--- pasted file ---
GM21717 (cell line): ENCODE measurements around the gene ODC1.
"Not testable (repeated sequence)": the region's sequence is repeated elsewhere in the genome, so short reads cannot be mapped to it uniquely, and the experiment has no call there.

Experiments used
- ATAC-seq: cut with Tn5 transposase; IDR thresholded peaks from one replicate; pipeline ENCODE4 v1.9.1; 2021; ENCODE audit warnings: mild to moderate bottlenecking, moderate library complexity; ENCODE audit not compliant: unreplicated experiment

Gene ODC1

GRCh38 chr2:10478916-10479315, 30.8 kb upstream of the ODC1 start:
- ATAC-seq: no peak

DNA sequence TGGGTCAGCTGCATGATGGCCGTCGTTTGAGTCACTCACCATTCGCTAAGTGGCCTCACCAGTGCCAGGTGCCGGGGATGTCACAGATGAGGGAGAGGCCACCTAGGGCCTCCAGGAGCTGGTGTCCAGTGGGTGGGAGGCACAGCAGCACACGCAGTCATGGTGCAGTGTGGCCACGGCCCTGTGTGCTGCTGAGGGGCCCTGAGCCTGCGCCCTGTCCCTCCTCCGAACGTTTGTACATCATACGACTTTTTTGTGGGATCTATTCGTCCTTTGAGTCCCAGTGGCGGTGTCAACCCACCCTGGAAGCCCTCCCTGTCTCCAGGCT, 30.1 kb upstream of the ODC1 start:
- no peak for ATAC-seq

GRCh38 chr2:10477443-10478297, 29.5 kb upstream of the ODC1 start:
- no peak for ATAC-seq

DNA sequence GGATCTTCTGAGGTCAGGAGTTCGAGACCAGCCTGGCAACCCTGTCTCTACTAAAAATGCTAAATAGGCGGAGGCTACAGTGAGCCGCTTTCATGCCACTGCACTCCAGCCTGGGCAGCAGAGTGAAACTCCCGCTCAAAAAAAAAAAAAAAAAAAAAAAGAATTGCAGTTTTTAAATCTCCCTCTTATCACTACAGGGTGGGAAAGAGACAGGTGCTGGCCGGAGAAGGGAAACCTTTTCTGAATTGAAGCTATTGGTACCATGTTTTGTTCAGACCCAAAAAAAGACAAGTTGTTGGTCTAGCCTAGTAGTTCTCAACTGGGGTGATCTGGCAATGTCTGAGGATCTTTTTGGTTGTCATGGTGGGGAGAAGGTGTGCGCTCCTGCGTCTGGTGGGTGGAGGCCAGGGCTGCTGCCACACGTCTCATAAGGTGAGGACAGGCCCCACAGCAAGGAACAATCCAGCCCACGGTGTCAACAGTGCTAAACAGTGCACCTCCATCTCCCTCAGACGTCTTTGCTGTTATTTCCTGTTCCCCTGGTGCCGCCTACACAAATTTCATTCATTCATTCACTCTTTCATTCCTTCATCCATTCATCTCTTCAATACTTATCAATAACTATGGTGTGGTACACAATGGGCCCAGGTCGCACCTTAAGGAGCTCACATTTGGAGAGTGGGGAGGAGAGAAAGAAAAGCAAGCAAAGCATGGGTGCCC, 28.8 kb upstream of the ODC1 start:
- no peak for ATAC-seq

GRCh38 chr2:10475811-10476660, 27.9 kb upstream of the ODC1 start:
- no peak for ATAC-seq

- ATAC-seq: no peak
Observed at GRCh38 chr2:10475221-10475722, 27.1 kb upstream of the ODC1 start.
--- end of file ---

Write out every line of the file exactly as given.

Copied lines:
GM21717 (cell line): ENCODE measurements around the gene ODC1.
"Not testable (repeated sequence)": the region's sequence is repeated elsewhere in the genome, so short reads cannot be mapped to it uniquely, and the experiment has no call there.

Experiments used
- ATAC-seq: cut with Tn5 transposase; IDR thresholded peaks from one replicate; pipeline ENCODE4 v1.9.1; 2021; ENCODE audit warnings: mild to moderate bottlenecking, moderate library complexity; ENCODE audit not compliant: unreplicated experiment

Gene ODC1

GRCh38 chr2:10478916-10479315, 30.8 kb upstream of the ODC1 start:
- ATAC-seq: no peak

DNA sequence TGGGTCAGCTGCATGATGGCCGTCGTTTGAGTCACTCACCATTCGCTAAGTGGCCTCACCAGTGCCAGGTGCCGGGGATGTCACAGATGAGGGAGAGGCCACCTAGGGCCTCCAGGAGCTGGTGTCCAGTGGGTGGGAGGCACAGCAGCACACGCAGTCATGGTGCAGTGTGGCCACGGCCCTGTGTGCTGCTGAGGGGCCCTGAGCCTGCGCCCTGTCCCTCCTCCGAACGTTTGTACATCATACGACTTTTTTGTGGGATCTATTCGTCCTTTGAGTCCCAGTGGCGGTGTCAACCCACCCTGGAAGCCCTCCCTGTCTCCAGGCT, 30.1 kb upstream of the ODC1 start:
- no peak for ATAC-seq

GRCh38 chr2:10477443-10478297, 29.5 kb upstream of the ODC1 start:
- no peak for ATAC-seq

DNA sequence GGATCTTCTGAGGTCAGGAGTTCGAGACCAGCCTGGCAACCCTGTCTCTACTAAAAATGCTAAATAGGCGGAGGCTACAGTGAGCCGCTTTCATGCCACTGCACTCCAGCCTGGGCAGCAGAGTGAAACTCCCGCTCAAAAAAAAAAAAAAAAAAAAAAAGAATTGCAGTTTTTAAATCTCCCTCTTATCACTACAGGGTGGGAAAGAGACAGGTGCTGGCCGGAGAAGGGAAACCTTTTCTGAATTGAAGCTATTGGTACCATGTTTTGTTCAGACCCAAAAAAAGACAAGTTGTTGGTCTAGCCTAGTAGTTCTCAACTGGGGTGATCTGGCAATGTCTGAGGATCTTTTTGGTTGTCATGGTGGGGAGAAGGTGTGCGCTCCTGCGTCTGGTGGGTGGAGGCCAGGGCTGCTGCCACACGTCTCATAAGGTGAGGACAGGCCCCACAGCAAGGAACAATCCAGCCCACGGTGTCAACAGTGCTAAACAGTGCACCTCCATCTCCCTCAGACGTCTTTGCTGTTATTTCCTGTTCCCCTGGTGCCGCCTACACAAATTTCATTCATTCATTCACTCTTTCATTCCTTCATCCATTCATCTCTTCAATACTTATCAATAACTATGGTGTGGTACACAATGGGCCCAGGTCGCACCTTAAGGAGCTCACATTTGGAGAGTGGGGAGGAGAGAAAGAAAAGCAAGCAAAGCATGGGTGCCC, 28.8 kb upstream of the ODC1 start:
- no peak for ATAC-seq

GRCh38 chr2:10475811-10476660, 27.9 kb upstream of the ODC1 start:
- no peak for ATAC-seq

- ATAC-seq: no peak
Observed at GRCh38 chr2:10475221-10475722, 27.1 kb upstream of the ODC1 start.